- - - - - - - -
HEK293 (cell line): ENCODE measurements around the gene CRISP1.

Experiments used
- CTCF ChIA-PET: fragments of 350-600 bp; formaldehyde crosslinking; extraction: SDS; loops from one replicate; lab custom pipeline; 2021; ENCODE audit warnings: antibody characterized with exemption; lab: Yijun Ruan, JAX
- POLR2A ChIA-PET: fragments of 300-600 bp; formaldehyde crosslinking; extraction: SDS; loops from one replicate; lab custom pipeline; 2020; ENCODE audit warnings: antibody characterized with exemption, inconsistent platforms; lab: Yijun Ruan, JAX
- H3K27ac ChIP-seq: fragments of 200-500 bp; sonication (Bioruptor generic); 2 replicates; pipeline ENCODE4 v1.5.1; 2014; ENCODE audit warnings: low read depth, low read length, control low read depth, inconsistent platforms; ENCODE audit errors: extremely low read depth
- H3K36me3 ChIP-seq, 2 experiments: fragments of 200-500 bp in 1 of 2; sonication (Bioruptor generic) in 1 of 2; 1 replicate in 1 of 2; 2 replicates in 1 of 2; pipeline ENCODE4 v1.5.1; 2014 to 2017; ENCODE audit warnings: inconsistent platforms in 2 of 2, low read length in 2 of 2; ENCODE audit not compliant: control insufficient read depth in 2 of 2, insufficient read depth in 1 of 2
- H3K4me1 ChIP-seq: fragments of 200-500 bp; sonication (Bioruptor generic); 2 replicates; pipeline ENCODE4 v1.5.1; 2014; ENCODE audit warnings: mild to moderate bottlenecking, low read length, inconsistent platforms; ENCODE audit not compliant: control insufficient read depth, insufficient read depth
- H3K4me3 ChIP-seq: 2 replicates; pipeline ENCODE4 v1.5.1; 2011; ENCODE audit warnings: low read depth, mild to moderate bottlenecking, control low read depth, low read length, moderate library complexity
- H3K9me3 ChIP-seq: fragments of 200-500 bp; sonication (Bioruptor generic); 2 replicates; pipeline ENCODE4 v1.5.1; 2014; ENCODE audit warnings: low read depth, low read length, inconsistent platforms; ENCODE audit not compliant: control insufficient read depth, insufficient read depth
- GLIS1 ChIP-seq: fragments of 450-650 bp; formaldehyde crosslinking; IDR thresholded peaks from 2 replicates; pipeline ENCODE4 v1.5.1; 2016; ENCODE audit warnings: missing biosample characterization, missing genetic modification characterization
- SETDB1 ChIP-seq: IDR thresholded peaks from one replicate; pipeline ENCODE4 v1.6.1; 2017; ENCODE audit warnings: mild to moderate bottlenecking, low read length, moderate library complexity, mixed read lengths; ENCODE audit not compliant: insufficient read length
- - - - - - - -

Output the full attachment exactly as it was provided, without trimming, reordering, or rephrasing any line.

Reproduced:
HEK293 (cell line): ENCODE measurements around the gene CRISP1.

Experiments used
- CTCF ChIA-PET: fragments of 350-600 bp; formaldehyde crosslinking; extraction: SDS; loops from one replicate; lab custom pipeline; 2021; ENCODE audit warnings: antibody characterized with exemption; lab: Yijun Ruan, JAX
- POLR2A ChIA-PET: fragments of 300-600 bp; formaldehyde crosslinking; extraction: SDS; loops from one replicate; lab custom pipeline; 2020; ENCODE audit warnings: antibody characterized with exemption, inconsistent platforms; lab: Yijun Ruan, JAX
- H3K27ac ChIP-seq: fragments of 200-500 bp; sonication (Bioruptor generic); 2 replicates; pipeline ENCODE4 v1.5.1; 2014; ENCODE audit warnings: low read depth, low read length, control low read depth, inconsistent platforms; ENCODE audit errors: extremely low read depth
- H3K36me3 ChIP-seq, 2 experiments: fragments of 200-500 bp in 1 of 2; sonication (Bioruptor generic) in 1 of 2; 1 replicate in 1 of 2; 2 replicates in 1 of 2; pipeline ENCODE4 v1.5.1; 2014 to 2017; ENCODE audit warnings: inconsistent platforms in 2 of 2, low read length in 2 of 2; ENCODE audit not compliant: control insufficient read depth in 2 of 2, insufficient read depth in 1 of 2
- H3K4me1 ChIP-seq: fragments of 200-500 bp; sonication (Bioruptor generic); 2 replicates; pipeline ENCODE4 v1.5.1; 2014; ENCODE audit warnings: mild to moderate bottlenecking, low read length, inconsistent platforms; ENCODE audit not compliant: control insufficient read depth, insufficient read depth
- H3K4me3 ChIP-seq: 2 replicates; pipeline ENCODE4 v1.5.1; 2011; ENCODE audit warnings: low read depth, mild to moderate bottlenecking, control low read depth, low read length, moderate library complexity
- H3K9me3 ChIP-seq: fragments of 200-500 bp; sonication (Bioruptor generic); 2 replicates; pipeline ENCODE4 v1.5.1; 2014; ENCODE audit warnings: low read depth, low read length, inconsistent platforms; ENCODE audit not compliant: control insufficient read depth, insufficient read depth
- GLIS1 ChIP-seq: fragments of 450-650 bp; formaldehyde crosslinking; IDR thresholded peaks from 2 replicates; pipeline ENCODE4 v1.5.1; 2016; ENCODE audit warnings: missing biosample characterization, missing genetic modification characterization
- SETDB1 ChIP-seq: IDR thresholded peaks from one replicate; pipeline ENCODE4 v1.6.1; 2017; ENCODE audit warnings: mild to moderate bottlenecking, low read length, moderate library complexity, mixed read lengths; ENCODE audit not compliant: insufficient read length